DOD have really nailed those old tones, warts and all, with this pedal. Although Echoplex connoisseurs may not be totally convinced, the FX 96 does as mean a take as many expensive rack units dedicated to the same task. There is definitely a bit of Gilmour, Page and Brian May to be found amongst the DOD’s tumbling layers of repeats, warm slapbacks and psychedelic stoner mayhem.
Boss DD-5 Digital Delay
Using the DSP chip, Boss managed to cram a ridiculous amount of effects into the DD-5. Of the 11 available modes, 1 through 4 offer a range of clean, studio-quality delays from 1 ms to 2000 ms. Using the Panning Out socket, these silky delays can be delivered in stereo with the repeats arriving at their destination in alternating sequence.
Mode 5 is the Hold function, which is basically a mini-sampler allowing you to record up to two seconds of playing then use it as a backing. Gizz Butt of Prodigy uses this to lay down a bed of techno-babble to riff over in live performances. More digital trickery is afoot with Mode 6, which offers Hendrix-like backward swells. Although not a true reverse-taped effect, there are still some groovy suck-sounds in this mode. Finally, Mode 8 through 11 allows you to tap in a delay tempo via a footswitch.
Korg ToneWorks 301dl Dynamic Echo
This roadworthy device allows you to store two different sounds and has an extra footswitch to toggle between them. Each of the four controls on the 301dl has been assigned two functions, selected by a small toggle switch. In addition to setting the level, feedback and delay time, you can also manipulate the pre-delay, harmonic structure and relative aggression of the repeats. The unit even offers Ducking, which allows the effect to respond to the dynamics of your playing, lifting phrases out of the potential muddle of repeats.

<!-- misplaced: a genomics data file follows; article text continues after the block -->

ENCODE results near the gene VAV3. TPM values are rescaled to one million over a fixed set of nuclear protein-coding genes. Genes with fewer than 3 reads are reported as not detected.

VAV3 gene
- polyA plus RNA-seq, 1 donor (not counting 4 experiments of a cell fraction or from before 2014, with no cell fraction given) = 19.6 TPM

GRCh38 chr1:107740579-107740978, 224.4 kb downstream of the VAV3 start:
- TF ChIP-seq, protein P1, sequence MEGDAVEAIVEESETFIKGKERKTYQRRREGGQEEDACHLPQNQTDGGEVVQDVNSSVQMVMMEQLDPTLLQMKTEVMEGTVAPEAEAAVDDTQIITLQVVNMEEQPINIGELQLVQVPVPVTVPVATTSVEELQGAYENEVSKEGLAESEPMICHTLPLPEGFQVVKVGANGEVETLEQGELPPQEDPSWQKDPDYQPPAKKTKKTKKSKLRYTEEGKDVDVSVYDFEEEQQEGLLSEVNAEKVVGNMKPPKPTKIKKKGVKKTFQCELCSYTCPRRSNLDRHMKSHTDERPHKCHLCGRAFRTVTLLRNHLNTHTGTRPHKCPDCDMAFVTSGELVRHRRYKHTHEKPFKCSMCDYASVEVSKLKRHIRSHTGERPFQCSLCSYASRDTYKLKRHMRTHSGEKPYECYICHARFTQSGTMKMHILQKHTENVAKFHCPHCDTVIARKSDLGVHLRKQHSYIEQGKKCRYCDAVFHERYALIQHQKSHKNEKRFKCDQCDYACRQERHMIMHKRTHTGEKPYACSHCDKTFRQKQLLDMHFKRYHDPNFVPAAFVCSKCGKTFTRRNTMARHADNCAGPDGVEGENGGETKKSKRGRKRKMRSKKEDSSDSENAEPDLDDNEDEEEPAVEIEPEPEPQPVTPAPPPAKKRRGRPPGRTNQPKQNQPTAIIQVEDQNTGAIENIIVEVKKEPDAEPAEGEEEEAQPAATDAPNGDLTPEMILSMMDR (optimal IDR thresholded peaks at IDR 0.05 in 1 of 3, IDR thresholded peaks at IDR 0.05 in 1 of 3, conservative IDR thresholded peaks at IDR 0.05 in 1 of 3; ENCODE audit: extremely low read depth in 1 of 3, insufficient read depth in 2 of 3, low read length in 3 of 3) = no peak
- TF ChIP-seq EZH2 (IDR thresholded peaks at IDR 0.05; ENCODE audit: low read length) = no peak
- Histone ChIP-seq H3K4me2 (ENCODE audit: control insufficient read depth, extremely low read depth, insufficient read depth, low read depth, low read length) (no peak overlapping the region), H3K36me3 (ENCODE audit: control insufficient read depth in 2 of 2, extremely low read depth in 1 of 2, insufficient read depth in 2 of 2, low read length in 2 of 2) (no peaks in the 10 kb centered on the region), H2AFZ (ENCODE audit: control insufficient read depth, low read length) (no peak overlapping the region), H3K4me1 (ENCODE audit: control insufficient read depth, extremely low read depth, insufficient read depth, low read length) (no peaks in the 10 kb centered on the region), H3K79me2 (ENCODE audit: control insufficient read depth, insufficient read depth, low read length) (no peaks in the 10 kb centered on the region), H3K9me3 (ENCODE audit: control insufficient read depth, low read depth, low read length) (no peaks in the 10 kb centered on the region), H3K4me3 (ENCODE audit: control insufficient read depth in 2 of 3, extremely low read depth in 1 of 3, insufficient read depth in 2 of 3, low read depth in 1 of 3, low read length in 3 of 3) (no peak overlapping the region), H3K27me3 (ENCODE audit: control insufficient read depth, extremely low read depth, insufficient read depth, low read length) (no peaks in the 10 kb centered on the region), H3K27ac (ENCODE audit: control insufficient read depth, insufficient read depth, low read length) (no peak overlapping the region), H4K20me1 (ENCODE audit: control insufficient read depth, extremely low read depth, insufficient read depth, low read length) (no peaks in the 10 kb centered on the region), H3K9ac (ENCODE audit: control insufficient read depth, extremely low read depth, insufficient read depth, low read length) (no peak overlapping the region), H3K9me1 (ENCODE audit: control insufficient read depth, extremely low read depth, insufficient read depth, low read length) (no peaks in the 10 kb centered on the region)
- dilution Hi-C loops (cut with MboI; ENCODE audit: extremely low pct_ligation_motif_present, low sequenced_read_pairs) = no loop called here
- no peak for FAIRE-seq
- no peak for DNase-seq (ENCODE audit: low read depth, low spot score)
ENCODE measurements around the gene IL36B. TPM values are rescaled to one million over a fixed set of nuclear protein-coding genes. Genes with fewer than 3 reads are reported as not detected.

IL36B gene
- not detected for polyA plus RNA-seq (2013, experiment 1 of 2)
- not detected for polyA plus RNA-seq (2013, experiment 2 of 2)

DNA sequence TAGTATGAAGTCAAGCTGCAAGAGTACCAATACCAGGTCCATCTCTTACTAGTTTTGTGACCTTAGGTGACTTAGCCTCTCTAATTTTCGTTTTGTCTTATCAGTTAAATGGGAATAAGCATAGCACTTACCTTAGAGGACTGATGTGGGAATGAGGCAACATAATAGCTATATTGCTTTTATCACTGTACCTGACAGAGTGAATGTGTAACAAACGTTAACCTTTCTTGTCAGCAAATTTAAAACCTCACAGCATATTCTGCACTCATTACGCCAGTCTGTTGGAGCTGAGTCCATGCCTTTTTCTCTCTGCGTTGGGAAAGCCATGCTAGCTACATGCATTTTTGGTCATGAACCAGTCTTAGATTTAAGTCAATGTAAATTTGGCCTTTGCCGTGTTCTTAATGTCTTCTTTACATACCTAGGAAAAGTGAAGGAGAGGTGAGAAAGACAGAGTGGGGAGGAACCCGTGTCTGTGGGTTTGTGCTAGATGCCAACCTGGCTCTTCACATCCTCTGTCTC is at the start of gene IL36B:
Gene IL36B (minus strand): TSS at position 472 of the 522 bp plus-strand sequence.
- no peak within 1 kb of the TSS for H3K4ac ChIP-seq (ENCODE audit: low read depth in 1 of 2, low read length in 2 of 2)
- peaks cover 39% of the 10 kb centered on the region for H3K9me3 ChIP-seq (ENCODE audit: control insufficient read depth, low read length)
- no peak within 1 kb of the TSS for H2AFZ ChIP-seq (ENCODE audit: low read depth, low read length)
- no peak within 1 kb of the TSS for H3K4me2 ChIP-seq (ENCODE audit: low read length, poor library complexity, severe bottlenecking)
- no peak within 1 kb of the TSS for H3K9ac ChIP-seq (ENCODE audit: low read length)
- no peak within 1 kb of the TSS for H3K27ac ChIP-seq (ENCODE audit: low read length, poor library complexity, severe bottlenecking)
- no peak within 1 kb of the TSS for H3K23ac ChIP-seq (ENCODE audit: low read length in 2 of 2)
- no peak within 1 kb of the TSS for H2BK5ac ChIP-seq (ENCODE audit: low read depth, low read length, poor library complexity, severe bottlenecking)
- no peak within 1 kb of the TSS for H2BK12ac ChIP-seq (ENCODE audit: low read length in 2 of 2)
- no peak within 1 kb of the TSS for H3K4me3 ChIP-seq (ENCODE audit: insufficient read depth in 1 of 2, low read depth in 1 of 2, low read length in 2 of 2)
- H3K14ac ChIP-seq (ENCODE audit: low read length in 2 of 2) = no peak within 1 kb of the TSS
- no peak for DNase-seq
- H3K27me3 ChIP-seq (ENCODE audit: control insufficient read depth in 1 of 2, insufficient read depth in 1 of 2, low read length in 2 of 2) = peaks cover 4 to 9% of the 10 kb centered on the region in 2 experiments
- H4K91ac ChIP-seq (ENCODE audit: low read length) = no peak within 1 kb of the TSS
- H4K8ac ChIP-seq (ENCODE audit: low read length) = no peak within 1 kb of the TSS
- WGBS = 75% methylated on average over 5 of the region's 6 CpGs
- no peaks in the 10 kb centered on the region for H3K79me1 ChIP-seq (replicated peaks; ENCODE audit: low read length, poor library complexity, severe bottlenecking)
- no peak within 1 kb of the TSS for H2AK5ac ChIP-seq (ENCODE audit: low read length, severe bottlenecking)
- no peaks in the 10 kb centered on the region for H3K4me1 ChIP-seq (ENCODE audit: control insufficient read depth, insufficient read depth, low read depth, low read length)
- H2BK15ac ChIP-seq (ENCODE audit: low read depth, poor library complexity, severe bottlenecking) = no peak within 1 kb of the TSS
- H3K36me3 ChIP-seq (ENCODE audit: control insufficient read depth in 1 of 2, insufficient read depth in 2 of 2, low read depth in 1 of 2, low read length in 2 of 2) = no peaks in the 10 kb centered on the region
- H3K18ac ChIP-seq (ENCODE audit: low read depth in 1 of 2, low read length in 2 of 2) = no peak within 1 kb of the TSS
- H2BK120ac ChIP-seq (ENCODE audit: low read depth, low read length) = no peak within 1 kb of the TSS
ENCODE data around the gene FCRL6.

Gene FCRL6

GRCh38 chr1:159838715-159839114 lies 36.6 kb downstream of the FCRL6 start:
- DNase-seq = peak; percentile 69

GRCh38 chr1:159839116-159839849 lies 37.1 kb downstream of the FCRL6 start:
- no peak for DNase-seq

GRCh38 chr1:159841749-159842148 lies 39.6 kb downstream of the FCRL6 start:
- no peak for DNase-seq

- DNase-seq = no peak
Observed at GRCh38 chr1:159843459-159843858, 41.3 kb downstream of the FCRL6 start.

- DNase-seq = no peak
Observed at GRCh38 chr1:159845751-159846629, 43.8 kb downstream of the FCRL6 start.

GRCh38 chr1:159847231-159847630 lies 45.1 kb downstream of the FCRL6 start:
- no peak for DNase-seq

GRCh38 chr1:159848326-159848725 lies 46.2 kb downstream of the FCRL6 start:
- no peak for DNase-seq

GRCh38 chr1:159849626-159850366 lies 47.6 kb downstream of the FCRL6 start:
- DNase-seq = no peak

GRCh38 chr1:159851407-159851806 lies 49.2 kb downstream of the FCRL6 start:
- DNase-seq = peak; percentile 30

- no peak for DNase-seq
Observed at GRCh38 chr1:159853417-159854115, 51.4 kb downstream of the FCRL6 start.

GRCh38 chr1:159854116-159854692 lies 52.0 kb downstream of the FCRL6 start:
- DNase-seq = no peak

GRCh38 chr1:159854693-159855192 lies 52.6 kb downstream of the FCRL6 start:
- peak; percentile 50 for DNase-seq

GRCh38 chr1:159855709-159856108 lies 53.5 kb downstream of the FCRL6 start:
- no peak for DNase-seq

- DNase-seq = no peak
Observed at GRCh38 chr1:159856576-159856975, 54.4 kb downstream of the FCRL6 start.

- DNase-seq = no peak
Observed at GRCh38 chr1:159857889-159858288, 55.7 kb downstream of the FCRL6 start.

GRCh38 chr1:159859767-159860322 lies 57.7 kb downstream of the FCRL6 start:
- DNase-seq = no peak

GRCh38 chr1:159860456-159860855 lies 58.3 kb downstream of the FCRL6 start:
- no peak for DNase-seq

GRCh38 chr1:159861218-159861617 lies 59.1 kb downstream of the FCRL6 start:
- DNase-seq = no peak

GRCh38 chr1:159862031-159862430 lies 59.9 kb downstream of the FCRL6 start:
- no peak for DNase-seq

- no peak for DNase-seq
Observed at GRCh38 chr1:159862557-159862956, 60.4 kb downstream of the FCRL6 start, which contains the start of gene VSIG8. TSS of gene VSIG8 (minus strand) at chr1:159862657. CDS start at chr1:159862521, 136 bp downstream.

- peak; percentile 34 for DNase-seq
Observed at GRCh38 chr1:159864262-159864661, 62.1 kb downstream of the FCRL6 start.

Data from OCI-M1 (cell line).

Once you’ve invested some time in finding a sound, it can be easily stored in the Red or Green patch, ready for action. The flexibility of the 301 means you are a toe-tap away from chewing analog slap or glistening digital soundscapes. Add a Y-connector and you’re driving in stereo.
The End Line
These three pedals are all very different but equally inspiring to use. The DOD delivers delay like they used to make it, without the bulk or hassle. Boss layers pro-quality sound in a simple format with funky features for good, clean fun. The Korg gives you precise control of its effects—and programmability to boot. In a world of missed schedules, these are some delays we can all enjoy.
The war for control of your sole is heating up. Boss and DigiTech continue to massage their entries in the multi-effects floorboard skirmish, each fine-tuning their respective designs with new models and a host of new-and-improved features guaranteed to make true believers every mutli-effects loving axe wielder.
Based on Boss’ GT-5 floor processor, the GT-3 ups the GT-5’s ante with more presets, a greater total number of effects (32 versus 28), compatibility with piezo pickups and some very cool effects, like Slicer and Auto Riff. It also offers massive editing options and advanced rhythm-based effects. All this at a lower price point than the GT-5. Read more